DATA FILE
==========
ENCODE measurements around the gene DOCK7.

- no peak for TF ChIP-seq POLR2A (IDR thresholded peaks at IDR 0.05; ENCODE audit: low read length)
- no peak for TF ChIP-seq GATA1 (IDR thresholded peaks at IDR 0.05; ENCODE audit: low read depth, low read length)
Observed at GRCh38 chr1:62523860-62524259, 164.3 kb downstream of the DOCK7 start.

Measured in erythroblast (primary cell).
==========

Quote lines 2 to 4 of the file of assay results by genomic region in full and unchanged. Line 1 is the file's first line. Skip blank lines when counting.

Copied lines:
- no peak for TF ChIP-seq POLR2A (IDR thresholded peaks at IDR 0.05; ENCODE audit: low read length)
- no peak for TF ChIP-seq GATA1 (IDR thresholded peaks at IDR 0.05; ENCODE audit: low read depth, low read length)
Observed at GRCh38 chr1:62523860-62524259, 164.3 kb downstream of the DOCK7 start.